Who cares?

michaeljin's picture

Many people, apparently.

Eye AF is revolutionary in my opinion (and AF accuracy in general). This is something that wasn't previously available.

user-156929's picture

I don't have any trouble getting eyes in focus. ¯\_(ツ)_/¯

Iain Stanley's picture

As Sam said, have you ever had trouble getting focus on your subject’s eyes before? Sure eyeAF might be convenient, but hardly revolutionary

Jan Kruize's picture

When youre a studio shooter this EVF is just a piece of worthless crap. Those EVF's aren't as good as a mirror. And when your meter your light that histogram is completely worthless. Long live the DSLR.

Richard Twigg's picture

I had the same thoughts. And I guess no one that spouts about seeing the picture before you take it ever uses flash?

michaeljin's picture

It doesn't help with flash, but that's neither here nor there since it's not like a DSLR has any advantage in that arena so that's just a straight tie. That having been said, there are plenty of people using continuous light instead of strobes and in that scenario, the EVF advantage would certainly apply even though an experienced photographer ought to still be able to meter any scene properly.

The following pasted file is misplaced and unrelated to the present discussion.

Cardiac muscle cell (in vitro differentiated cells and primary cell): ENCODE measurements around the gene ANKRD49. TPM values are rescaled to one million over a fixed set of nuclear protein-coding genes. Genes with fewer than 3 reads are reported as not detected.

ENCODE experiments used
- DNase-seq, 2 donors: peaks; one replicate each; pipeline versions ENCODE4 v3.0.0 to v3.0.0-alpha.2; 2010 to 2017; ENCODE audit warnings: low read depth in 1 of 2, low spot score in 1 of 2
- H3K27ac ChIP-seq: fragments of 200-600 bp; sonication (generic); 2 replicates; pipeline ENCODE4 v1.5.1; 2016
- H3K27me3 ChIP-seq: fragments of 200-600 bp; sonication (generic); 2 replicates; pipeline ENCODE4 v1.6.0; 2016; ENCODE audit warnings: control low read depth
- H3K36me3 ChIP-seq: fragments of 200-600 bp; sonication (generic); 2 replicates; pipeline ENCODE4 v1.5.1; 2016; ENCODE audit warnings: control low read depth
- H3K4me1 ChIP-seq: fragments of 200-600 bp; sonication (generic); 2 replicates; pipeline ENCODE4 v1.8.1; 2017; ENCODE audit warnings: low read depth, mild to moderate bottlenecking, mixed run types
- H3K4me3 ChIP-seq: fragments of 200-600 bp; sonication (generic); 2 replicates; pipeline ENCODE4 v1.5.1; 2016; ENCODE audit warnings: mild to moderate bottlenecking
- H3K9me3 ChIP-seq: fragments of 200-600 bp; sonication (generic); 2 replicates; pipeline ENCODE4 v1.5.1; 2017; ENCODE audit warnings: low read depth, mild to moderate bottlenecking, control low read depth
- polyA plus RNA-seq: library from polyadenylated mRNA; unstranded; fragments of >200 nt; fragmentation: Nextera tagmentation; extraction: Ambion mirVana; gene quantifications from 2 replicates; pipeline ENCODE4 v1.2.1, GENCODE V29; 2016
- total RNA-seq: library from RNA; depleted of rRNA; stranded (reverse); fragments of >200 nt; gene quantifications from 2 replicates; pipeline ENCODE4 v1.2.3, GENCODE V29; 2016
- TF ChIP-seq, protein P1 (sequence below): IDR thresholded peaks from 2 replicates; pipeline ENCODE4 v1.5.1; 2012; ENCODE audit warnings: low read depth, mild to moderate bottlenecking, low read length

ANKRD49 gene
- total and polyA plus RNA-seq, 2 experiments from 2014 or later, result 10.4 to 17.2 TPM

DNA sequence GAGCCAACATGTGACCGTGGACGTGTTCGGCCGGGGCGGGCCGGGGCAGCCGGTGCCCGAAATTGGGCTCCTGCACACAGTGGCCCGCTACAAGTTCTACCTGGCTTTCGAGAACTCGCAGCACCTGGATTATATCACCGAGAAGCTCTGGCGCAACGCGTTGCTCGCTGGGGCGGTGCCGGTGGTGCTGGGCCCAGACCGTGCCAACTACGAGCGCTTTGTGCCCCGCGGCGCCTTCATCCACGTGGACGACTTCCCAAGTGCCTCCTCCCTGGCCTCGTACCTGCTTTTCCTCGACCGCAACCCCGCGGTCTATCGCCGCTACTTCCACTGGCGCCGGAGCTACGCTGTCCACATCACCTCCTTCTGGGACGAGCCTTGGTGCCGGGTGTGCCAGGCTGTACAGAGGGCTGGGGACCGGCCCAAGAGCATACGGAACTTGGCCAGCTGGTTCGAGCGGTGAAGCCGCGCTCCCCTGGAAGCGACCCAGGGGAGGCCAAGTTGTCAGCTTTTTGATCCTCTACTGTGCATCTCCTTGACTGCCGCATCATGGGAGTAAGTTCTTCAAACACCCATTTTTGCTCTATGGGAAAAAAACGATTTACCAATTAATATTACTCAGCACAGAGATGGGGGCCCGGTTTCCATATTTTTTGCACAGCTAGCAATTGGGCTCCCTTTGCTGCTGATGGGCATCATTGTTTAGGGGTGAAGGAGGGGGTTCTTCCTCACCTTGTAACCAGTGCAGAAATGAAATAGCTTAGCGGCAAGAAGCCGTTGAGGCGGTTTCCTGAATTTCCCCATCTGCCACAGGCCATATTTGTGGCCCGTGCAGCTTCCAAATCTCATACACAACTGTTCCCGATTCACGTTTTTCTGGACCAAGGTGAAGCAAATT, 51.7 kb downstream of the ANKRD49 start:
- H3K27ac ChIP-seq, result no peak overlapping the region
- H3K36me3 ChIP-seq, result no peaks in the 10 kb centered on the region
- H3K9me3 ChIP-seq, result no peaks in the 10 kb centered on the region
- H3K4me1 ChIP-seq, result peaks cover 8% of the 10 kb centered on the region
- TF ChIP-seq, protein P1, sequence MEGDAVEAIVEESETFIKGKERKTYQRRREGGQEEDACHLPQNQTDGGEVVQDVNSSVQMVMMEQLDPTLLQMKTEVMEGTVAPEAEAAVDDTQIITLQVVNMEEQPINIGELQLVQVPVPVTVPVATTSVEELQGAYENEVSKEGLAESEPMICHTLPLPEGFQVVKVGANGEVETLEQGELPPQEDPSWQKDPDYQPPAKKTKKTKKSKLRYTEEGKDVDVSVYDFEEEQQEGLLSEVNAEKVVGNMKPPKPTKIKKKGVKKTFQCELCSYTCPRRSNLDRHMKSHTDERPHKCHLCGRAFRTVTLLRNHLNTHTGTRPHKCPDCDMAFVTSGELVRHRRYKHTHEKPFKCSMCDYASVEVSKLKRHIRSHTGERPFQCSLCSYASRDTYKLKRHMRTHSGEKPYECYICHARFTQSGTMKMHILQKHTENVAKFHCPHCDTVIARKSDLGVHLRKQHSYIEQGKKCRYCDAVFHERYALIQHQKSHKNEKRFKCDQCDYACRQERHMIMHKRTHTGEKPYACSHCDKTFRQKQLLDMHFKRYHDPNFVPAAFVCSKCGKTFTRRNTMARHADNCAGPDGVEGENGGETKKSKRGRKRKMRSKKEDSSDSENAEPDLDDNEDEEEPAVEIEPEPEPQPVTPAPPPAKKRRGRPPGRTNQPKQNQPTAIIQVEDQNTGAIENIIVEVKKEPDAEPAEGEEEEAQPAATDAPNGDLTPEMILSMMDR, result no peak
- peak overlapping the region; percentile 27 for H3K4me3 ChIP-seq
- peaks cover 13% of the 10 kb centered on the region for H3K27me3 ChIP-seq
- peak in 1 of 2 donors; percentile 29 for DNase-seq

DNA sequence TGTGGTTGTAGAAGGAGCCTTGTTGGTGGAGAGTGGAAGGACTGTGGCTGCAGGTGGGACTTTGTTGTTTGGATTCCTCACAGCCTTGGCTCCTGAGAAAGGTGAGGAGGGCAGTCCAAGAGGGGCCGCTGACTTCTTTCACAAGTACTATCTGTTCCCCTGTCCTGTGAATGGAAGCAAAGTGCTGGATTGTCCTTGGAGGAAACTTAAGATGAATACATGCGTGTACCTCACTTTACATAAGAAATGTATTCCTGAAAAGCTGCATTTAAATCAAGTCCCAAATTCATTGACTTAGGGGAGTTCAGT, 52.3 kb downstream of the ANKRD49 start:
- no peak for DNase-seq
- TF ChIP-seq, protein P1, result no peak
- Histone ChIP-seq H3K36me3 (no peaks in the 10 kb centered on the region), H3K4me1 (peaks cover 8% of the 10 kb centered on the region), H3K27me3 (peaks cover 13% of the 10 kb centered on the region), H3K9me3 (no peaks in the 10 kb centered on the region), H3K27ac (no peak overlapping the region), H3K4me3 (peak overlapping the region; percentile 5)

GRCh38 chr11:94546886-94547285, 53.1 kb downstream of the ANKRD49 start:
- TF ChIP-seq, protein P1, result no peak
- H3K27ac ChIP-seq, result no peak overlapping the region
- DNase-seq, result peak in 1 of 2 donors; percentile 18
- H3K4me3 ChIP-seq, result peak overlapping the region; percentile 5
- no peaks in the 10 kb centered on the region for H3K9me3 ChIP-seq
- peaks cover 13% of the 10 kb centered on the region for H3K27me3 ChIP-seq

What's apparently true here is that people who spout about EVFs being worthless with a flash have never used one. Can't speak for every camera, but Sony's EVF compensates when a flash or trigger is attached and turned on. It boosts the EVF so you can see without having to actually trigger the flash.

Next ignorant comment please.

Jan Kruize's picture

Wow.... it sees what you gonna make with two studio flashes one with a softbox and one with a beautydish..... sony is a miracle....

Richard Twigg's picture

It's ok Jan. We're all ignorant.

Not at all what I said, but nice try.